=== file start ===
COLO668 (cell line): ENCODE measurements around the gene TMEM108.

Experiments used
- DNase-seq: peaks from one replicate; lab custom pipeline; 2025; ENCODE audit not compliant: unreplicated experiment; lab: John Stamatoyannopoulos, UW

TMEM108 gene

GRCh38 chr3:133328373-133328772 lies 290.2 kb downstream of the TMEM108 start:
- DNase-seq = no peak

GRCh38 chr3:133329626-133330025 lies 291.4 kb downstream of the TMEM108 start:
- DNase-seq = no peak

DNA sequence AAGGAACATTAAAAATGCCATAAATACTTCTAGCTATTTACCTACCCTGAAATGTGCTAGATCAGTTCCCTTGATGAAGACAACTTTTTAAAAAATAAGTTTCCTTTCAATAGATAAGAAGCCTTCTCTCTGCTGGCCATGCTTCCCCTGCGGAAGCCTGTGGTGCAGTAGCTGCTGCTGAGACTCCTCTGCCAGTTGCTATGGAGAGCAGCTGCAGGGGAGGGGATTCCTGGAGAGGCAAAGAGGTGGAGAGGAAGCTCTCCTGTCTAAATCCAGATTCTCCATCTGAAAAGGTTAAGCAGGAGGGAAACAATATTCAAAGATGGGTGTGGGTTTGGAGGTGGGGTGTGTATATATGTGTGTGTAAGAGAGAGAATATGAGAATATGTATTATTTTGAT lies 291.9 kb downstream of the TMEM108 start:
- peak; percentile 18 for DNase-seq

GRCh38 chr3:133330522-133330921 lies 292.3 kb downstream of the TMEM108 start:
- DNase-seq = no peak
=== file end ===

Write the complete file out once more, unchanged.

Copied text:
COLO668 (cell line): ENCODE measurements around the gene TMEM108.

Experiments used
- DNase-seq: peaks from one replicate; lab custom pipeline; 2025; ENCODE audit not compliant: unreplicated experiment; lab: John Stamatoyannopoulos, UW

TMEM108 gene

GRCh38 chr3:133328373-133328772 lies 290.2 kb downstream of the TMEM108 start:
- DNase-seq = no peak

GRCh38 chr3:133329626-133330025 lies 291.4 kb downstream of the TMEM108 start:
- DNase-seq = no peak

DNA sequence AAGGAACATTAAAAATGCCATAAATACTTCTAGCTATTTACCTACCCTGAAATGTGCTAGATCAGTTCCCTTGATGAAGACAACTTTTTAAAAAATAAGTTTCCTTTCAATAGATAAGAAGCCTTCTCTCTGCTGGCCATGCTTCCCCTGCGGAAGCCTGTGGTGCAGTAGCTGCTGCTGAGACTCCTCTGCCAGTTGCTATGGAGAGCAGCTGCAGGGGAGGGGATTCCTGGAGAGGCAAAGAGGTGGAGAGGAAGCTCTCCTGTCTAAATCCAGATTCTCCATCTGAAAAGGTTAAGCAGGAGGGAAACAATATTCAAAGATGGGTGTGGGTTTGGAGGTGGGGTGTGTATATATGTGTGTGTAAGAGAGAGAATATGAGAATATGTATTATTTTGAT lies 291.9 kb downstream of the TMEM108 start:
- peak; percentile 18 for DNase-seq

GRCh38 chr3:133330522-133330921 lies 292.3 kb downstream of the TMEM108 start:
- DNase-seq = no peak